We lost centuries of knowledge about breastfeeding in little more than a generation
It takes a village to help a mother breastfeed.
Earlier this year, Statistics Canada released a report on breastfeeding practices. Among other things, it showed that of the mothers who start out breastfeeding, about one in six does so exclusively for the first six months of an infant’s life — the period now recommended by both Health Canada and the World Health Organization. This led The Globe and Mail to say, “the vast majority of women are ignoring public-health recommendations.”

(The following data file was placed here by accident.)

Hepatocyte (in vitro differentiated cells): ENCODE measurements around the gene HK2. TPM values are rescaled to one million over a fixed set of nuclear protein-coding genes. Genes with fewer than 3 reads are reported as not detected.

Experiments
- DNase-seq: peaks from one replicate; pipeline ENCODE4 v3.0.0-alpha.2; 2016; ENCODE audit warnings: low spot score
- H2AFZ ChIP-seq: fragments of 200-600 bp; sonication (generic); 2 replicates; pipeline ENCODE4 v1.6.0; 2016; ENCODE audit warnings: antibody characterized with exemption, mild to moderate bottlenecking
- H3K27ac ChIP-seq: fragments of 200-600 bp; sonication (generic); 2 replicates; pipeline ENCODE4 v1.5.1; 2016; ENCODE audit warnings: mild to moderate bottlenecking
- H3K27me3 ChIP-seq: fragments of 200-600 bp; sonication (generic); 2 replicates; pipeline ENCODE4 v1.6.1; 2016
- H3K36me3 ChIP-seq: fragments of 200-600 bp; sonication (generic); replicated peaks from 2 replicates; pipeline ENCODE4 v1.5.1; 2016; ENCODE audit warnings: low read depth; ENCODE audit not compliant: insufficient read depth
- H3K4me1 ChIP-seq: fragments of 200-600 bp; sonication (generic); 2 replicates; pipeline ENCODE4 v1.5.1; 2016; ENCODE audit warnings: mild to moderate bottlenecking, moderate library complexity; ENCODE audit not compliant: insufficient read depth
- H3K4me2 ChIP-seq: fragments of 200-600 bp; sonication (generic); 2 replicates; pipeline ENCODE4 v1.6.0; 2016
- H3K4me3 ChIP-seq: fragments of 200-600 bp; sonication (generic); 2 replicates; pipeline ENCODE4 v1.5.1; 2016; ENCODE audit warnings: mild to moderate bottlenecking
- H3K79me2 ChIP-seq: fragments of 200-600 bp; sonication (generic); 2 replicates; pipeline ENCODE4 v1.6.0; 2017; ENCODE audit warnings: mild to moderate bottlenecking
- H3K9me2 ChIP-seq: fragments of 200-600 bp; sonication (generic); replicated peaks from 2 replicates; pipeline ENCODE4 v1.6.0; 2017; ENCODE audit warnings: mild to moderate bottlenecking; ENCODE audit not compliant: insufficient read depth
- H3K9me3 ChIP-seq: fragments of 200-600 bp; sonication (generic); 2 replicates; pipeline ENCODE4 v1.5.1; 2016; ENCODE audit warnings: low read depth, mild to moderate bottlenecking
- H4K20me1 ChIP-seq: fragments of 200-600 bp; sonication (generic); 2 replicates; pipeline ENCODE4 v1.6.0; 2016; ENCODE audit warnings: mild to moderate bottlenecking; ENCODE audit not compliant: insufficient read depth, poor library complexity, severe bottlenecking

Hardly. Those recommendations weren’t even in place when the women in this survey were breastfeeding, between 1998 and 2003. It’s going to take a while for the idea of exclusive breastfeeding for six months to become standard advice given by doctors — some of whom are still obsessed with getting four-month-old babies on cereal — let alone common practice among mothers. Also it’s clear, as this report shows, that most moms want to breastfeed and that they understand the value of breastmilk to their babies (more on this later). The key issue is why they stop, and I assure you it’s not out of zeal to ignore expert advice.